- Long-travel hardtails – technique?
Hi all, just wondering, has anyone got advice on what sort of technique to use when riding a long travel HT? I’m interested because even on 100mm travel if I ride a moderate sized hit, e.g straight into a kerb at a reasonable speed, my fork swallows the bump but my rear wheel thuds and slows me down. If I was using a 140mm fork I would be able to ride bigger obstacles, but surely the rear wheel issue would get even worse?!?
On a related note, I hear people talk about ‘working the fork’ when talking about hardtails in particular. Does this mean shifting your weight forward so that the fork takes the brunt of the hits and the rear ‘skips’ more? If so I can imagine this works OK on smaller hits, but on anything where you are reaching the limits of your forks travel surely you have increased risk of launching yourself over the bars…?
Sorry for the long post, any advice very welcome!Posted 9 years agoStonerSubscriber
IMO their are two main ways of riding a big fork HT:
1) arse over the back wheel, providing suspension with your leg joints, let the bike batter it’s way down/through/over everything and you and the rear wheel just follow on behind. Difficult to "choose" a line with your front wheel so more of a straight fall down the hill.
2) over the front wheel working the fork on cambers and trail shape picking the line, turning in and giving the front tyre loads of grip with your weight. Requires much more skill and concentration, looks much more "pro". Biiger mess when you get it wrong though.
That’s all IMO and Im sure there’s hundreds of differing opinions on technique as well as interpretaion.Posted 9 years agoxc-steveMember
TBH riding into a hard edge thing like a kerb is the worst example, as it will indeed slow you up, if you see a trail obstacle similar to a Kerb you either attempt to hop it or like you said let the rear go light. To ride big rocky sections at the same speed as a full-sus requires a lot more energy as your constantly moving about on the bike making sure you get over/around obstacles… but that’s the reason why you ride Hardtail because its more efford and more satisfying when you clear a section as fast/faster than your fellow Full sus riders. If you just want to plough into objects get a full-sus a long travel hard tail wont allow you to plough.Posted 9 years agothisisnotaspoonMember
i don’t "work the fork" as much as i probably should, but then again i run my fork with lots of sag (33%, easily) and very (2-3clicks from open rathert han the usual 2-3 from closed) quick damping. I do however run a 90mm stem where most people use a 70mm one so my weights already foreward.
Learn to bunnyhop on flat pedals, then practice that technique over obstacles, even if its just to unweight the bike rather than take off over bumps. Once you have that mastered you’ll fly down trails (sometimes litteraly). Also try riding with the lockout on on some smooth trails (dont hit any big obtacles as it can blow the damper appart). That way you learn not to rely on the suspension at all.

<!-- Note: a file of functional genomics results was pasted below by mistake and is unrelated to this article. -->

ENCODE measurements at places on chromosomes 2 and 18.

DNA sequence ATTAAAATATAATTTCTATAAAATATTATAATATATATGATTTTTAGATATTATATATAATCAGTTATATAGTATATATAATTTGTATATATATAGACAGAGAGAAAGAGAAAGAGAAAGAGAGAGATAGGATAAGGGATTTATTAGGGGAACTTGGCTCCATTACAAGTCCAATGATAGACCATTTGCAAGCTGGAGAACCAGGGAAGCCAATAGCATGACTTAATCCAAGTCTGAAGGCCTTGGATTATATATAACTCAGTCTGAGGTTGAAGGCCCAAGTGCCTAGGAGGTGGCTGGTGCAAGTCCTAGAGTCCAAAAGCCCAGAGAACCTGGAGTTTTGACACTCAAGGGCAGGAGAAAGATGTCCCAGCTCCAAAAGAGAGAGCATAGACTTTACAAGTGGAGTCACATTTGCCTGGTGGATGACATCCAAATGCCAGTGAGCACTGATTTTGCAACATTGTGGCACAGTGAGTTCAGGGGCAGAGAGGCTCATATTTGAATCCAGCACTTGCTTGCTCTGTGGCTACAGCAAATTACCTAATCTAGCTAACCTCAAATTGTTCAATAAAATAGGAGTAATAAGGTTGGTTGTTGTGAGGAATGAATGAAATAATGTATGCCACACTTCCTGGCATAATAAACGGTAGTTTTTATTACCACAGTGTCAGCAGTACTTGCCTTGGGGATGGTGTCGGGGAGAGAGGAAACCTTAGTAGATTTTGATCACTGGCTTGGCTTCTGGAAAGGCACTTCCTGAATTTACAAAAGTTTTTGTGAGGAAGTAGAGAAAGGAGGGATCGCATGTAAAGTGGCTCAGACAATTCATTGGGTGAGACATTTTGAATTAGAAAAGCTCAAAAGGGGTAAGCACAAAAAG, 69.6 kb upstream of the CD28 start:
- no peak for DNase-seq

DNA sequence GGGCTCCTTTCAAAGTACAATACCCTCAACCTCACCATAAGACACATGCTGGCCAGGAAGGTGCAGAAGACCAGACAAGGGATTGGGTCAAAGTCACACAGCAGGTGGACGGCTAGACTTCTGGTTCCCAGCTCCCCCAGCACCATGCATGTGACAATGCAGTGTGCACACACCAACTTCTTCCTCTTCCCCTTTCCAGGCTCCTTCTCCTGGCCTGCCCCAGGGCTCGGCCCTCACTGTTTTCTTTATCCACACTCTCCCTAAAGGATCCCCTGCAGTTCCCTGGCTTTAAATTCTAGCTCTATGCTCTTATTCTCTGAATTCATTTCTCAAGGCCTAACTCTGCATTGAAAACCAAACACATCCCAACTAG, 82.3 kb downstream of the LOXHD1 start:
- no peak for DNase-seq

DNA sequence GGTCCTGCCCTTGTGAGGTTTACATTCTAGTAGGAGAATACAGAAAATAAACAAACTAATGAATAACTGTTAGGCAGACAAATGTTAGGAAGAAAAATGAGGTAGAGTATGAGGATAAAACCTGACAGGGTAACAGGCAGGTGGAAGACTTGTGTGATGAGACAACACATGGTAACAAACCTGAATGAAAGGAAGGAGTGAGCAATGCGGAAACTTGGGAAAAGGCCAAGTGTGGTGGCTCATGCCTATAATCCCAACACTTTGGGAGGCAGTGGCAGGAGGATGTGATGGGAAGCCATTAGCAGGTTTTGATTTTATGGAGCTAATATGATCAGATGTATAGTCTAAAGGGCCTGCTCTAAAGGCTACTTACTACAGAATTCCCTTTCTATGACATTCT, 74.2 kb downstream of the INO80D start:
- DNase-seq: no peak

As for weight distribution your hips should be verticaly over your BB, once there keep your weight low by leaning forewards to "work the fork". With practice you can ride steep rocky chutes that require you weight right back, at speed, on a hardtail, but it takes practice and confidence your not going to scrape your arse on the rear wheel!Posted 9 years ago
xc-steve has a good point…
> if I ride a moderate sized hit, e.g straight into a kerb at a reasonable speed, my fork swallows the bump but my
> rear wheel thuds and slows me down.
I haven’t "ridden into a kerb" since testing forks BITD.. What the process should be is to approach, unweight front, get the front wheel on it, then unweight rear to lift the back. All in one single smooth highspeed closely controlled zen like movement.
Which is probably why often I’ll feel like I’m slamming into things too.
Riding a rigid 29er around Calderdale for 2 years helped massively with my technique when I got my long travel 26in bike (along with Maxxis tyres, Revelations, and watching Ed-O from behind – as it were).Posted 9 years agopoppaMember
Ok, the riding into a kerb thing was only an example, when out riding for real I do not make a point of slamming into things on purpose! That said, it is good to know where the limits of your bike are. Also, if you are forced to ride over very rough terrain, with repeated large obstacles, there is every likelihood that you will not be able to bunny hop over every single one. Apart from that, thanks very much for the advice guys, will have a play on the local trails tomorrow…Posted 9 years agothisisnotaspoonMember
low and centered,
i.e. not stood bolt upright, with your weight right over the front/back.
keep your hips verticaly over the pedals and your arms bent to lower your CoG. Not slaming into things isnt hard, as has beeen said either bunnyhop (my prefered technique) if theres only one obstacle, or just let the bike do its thing, keep the lightest of touch ont he controlls and allow your legs to smooth out the chatter from the rear wheel.Posted 9 years agosonikMember
horra>>>>Thats probably why I had a comedy slow over-the-bars down a rocky banking in Hebden the other week then
that bloody happened to me in hebden too!!!Posted 9 years ago
was a couple of months ago flying down the cobbled drops at a lock on the canal towpath. god knows what happened, but nearly ended up having a dipp. 😳
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